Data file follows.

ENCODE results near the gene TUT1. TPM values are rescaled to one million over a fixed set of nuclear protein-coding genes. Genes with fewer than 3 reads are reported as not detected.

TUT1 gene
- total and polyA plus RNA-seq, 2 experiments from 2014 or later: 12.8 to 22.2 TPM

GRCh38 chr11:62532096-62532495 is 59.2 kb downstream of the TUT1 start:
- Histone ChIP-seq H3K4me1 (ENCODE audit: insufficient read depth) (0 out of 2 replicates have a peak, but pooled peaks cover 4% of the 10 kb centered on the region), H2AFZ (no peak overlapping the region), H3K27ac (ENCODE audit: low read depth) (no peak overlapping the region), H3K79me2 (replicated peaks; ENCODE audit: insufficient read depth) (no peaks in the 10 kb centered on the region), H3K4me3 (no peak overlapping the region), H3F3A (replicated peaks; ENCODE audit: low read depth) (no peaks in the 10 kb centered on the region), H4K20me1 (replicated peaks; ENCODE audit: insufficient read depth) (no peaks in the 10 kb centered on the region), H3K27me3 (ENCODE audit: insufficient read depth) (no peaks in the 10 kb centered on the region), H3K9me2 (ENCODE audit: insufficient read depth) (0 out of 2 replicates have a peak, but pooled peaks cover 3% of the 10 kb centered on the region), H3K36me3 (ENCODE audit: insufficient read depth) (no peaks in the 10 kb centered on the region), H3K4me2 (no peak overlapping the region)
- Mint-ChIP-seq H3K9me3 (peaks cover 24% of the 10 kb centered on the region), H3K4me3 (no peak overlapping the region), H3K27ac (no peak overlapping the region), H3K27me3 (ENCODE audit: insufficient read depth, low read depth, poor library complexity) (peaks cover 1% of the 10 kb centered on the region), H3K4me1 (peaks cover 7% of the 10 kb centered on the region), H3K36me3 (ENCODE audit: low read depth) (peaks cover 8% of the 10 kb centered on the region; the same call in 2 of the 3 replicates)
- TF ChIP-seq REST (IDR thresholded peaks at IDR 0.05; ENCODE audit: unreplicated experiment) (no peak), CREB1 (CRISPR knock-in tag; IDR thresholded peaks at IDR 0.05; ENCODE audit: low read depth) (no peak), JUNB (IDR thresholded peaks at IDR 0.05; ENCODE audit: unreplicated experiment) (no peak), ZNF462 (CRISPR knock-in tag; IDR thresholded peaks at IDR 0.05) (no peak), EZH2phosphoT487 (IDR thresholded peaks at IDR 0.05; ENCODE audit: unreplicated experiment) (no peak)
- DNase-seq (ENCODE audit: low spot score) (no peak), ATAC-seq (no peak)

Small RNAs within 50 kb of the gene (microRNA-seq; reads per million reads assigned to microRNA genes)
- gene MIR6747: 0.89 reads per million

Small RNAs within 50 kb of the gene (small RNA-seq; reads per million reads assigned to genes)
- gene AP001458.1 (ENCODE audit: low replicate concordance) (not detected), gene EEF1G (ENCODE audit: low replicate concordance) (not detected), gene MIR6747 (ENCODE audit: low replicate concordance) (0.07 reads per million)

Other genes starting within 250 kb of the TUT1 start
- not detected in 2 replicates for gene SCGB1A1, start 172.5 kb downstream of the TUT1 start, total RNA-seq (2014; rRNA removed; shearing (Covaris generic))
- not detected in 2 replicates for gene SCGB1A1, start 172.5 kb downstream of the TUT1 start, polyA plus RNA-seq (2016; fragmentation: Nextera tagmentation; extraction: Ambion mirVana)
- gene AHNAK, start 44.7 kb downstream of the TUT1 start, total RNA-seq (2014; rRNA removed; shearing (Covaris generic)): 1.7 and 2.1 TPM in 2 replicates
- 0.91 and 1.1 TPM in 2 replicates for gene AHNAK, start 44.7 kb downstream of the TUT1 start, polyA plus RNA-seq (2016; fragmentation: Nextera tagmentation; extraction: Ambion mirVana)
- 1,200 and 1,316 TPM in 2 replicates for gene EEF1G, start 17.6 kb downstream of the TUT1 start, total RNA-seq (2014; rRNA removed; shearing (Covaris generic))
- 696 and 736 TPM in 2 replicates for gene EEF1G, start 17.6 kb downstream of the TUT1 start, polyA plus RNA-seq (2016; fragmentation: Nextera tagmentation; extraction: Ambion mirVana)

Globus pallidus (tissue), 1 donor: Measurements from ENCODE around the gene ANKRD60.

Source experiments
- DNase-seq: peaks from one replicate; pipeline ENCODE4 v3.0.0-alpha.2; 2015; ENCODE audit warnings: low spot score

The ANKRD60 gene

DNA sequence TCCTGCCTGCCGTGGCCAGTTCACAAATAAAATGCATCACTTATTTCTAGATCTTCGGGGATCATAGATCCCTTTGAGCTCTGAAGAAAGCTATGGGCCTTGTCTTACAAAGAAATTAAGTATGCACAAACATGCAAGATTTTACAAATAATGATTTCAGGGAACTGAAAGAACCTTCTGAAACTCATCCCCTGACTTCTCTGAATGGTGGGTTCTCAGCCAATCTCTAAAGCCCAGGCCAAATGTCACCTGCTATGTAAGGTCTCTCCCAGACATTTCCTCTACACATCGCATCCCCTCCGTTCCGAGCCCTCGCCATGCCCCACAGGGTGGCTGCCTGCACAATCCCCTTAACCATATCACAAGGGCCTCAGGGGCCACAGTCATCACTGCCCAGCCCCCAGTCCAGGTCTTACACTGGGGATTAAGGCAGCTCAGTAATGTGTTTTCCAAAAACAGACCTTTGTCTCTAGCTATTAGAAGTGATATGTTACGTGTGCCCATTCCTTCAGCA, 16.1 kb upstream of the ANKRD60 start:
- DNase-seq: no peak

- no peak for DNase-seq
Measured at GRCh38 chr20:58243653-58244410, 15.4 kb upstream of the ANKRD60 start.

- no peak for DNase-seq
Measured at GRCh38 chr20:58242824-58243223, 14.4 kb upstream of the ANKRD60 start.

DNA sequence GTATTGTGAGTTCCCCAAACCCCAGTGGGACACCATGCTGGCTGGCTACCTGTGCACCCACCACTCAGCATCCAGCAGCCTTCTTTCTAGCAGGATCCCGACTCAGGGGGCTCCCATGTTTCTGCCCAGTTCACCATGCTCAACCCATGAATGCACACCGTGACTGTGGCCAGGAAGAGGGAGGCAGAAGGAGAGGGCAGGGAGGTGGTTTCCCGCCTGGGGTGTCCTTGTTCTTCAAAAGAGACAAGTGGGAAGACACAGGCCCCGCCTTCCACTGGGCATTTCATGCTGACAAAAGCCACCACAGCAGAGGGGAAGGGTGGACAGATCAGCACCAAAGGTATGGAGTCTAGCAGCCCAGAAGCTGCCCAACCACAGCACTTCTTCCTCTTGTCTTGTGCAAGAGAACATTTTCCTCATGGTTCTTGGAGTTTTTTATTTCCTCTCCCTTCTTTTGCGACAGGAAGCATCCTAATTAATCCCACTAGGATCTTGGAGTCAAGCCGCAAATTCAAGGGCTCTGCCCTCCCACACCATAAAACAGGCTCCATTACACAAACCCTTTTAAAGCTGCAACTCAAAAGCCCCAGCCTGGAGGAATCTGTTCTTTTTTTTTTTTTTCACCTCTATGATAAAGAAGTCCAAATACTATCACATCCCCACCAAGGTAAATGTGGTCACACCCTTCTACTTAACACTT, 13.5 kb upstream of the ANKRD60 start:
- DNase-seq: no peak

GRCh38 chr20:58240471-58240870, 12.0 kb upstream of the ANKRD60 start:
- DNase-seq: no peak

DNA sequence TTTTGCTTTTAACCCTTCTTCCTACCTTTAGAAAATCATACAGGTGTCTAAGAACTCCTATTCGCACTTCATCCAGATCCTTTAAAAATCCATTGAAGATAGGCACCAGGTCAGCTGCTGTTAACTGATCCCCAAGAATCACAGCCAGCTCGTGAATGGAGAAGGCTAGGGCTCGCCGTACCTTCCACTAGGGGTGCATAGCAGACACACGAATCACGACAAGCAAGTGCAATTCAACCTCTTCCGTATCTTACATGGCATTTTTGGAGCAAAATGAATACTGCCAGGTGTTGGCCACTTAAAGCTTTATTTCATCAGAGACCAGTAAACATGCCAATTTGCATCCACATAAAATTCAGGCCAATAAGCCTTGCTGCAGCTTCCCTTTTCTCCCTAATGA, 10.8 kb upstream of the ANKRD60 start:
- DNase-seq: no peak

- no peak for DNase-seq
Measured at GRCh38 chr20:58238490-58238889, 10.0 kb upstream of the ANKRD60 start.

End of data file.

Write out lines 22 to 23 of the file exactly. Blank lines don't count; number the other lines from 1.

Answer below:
- DNase-seq: peaks from one replicate; pipeline ENCODE4 v3.0.0-alpha.2; 2015; ENCODE audit warnings: low spot score

The ANKRD60 gene